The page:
Monday, 11 August 2008

Raising Chickens - First Steps

There are many benefits to raising chickens; they can make great pets, they provide natural bug control, they give you several eggs each week (and potentially meat), and they provide endless hours of therapy and enjoyment in watching them cluck and peck around.

For many people, raising chickens is their first step to becoming more self sufficient. Chickens need relatively little care, but there are a few things you may want to consider before placing your order :

Do you have the space : A coop needs to allow at least two square feet per chicken and they will also need a secure run allowing at least three square feet per chicken (the bigger the better - particularly if they won't have a chance to free range safely). Their coop doesn’t have to be anything palatial, but some care will need to be taken to ensure that it is dry, free of drafts and safe from predators.

It doesn't hurt to allow some extra room - you never know
when you might need it!

Do you have the time : Chickens need relatively little care, but they do need to be locked into their coop safely at night, and let out again in the morning. They also need fresh water and feed every day, and the coop should be cleaned out regularly.

Cost : In terms of the monetary cost of feed and bedding, hens usually more than pay for themselves with their eggs (not to mention the enjoyment they bring as pets). The cost of buying or building a coop and run however, may take a few years for them to 'earn'.

How many : How many chickens really depends on how many you think you would like, have the space for, and can look after. Chickens have a group mentality so having at least two or three is better than having just one. With most egg laying breeds you can expect to get four to six eggs per week from each hen (this number will probably decrease as they get older). You don't need to have a rooster to get eggs but if you want one then the normal ratio is one rooster to every ten hens.

Neighbours : Some local areas have rules on keeping chickens so you should always check for any restrictions before building / buying your coop. Even if you are allowed to get chickens, it may be a good idea to have a word with the neighbours first if they are very close by - particularly if you are thinking of getting a rooster.

A Rooster can add a lot of colour and excitement to your flock - but will your neighbours mind being woken up at 5am (or earlier) every morning?

Free Ranging : Chickens enjoy being able to free range, but if they are not in a secure area, and / or you are unable to keep an eye on them, it is not always safe for them to do so (predators, including your local neighbourhood dogs, can make their presence felt very quickly). If you are able to free-range safely then nothing in your garden is safe – they will eat / dig up / dustbathe in everything! If they can’t free range safely then they will need a secure pen – fresh air and exercise is as important to a chickens well-being as it is to our own.


I have some tips for raising day old chicks here.

Below is a video from keeping chickens newsletter subscriber Carol H of her baby chicks first day :


Nico said...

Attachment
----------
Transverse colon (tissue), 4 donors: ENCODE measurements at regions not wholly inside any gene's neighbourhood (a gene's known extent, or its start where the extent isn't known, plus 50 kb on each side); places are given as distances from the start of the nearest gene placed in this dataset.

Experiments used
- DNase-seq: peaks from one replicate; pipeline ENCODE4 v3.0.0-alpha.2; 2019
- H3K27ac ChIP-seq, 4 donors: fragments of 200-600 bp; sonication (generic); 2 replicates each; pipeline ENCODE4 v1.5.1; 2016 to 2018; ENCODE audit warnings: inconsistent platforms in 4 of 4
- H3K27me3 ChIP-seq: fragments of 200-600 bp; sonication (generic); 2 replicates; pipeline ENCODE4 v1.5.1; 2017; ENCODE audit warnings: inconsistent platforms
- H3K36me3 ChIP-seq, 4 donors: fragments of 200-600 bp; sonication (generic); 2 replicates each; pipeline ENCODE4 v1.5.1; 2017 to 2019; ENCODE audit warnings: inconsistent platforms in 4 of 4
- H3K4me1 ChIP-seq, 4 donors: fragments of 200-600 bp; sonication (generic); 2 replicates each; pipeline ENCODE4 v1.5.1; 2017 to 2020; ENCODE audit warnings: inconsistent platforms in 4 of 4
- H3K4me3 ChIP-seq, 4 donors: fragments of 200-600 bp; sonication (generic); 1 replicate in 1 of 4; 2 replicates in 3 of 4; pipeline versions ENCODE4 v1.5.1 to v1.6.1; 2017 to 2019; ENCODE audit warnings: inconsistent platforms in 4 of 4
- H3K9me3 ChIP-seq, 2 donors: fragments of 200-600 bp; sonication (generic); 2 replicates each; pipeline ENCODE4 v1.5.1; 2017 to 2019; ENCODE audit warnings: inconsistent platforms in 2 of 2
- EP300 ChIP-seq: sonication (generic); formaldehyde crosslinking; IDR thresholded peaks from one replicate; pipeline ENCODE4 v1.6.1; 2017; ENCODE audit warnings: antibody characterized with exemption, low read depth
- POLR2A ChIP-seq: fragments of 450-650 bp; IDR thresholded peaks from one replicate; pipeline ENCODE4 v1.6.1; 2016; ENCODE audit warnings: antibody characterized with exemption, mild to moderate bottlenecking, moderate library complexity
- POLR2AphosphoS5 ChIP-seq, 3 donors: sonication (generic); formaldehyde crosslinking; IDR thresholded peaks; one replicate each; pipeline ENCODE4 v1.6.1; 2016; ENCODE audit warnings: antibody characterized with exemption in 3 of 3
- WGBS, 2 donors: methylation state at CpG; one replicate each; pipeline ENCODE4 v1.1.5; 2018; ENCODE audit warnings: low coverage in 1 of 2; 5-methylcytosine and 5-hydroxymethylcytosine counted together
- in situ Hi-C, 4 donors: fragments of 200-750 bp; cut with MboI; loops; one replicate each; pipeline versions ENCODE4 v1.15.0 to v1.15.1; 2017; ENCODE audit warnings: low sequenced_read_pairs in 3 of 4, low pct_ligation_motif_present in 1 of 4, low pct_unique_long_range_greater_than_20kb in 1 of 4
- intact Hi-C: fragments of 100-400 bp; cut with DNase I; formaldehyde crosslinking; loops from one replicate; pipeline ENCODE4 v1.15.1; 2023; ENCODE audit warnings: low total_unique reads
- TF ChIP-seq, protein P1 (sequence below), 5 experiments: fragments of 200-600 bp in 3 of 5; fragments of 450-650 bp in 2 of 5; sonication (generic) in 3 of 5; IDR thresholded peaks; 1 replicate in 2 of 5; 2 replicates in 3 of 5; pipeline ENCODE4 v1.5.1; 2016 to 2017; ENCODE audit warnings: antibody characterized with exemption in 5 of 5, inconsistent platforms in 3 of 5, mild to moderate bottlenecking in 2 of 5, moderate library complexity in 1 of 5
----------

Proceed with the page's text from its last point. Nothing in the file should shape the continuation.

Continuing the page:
Thanks for your blog! I will be checking it often, and posting my own foibles of having my first flock on my own blog. I need all the help I can get!

Jules said...

Hi there, hopefully you are about. We have free ranging chickens on the farm we are on, not ours the landlords. I have just found a wee chick that can't keep up with it's mum and other chicks and she has just ditched it, it seems to have trouble walking. It's about a week old I think. I have put it in a wee box with a feather boa (LOL) and have been giving it linseed, almond and sunflower seeds ground in water by the dropper. Any help you can give would be great.

Unknown said...

Hi, I have a short video showing the basic care for chicks on my blog which hopefully will help :

Chick food is usually left out all the time and fresh water should also be available for them 24/7. Sometimes the legs get so weak in a chick that it just sits like a blob because it cannot get up onto its feet (known as 'spraddle legs') - using a bandaid to hold the legs apart at a comfortable distance (making an 'H') can sometimes help a chick stay upright. You can buy feed specifically for chicks which may make things easier for you if you are thinking of keeping it (it also in theory has the right balance of vitamins and nutrients etc. which may help if the chicks leg problems are related to a vitamin deficiency). The chick will also need to have some grit available to help it process its food. Good luck!

Anonymous said...

how old do they have to be before you can clip their wings?

Unknown said...

Hi If you can, it's probably best to wait until they are at least 3 months old before you do it for the first time. They won't have their adult feathers until around 8 weeks. Some breeds, even fully grown, do not fly very high so you may find that you don't need to do it at all (with young chicks it is sometimes easier to simply cover their brooder / pen so they can't fly out). There is some info about clipping wings here :

Dale said...

Hello Gina: We are getting 4 chicks, 2 Barred Rocks, 2 Buff Orphingtons. We currently have a BO rooster (about 10 m/o) and a 4y/o BR. Are there any precautions we need to take with the chicks with these older chickens? How do we introduce them or should we get rid of the older ones? Thanks. DJHeis

Unknown said...

Hi, There is no sure way but it seems to help if they can get used to each other from a distance and then be mixed when of a similar size and at night. There are a few tips for adding to a flock here : Hope that helps. Gina

Anonymous said...

Wat should I do if wild roosters start coming in my flock do I keep them or do I make them stay away oh I already have one rooster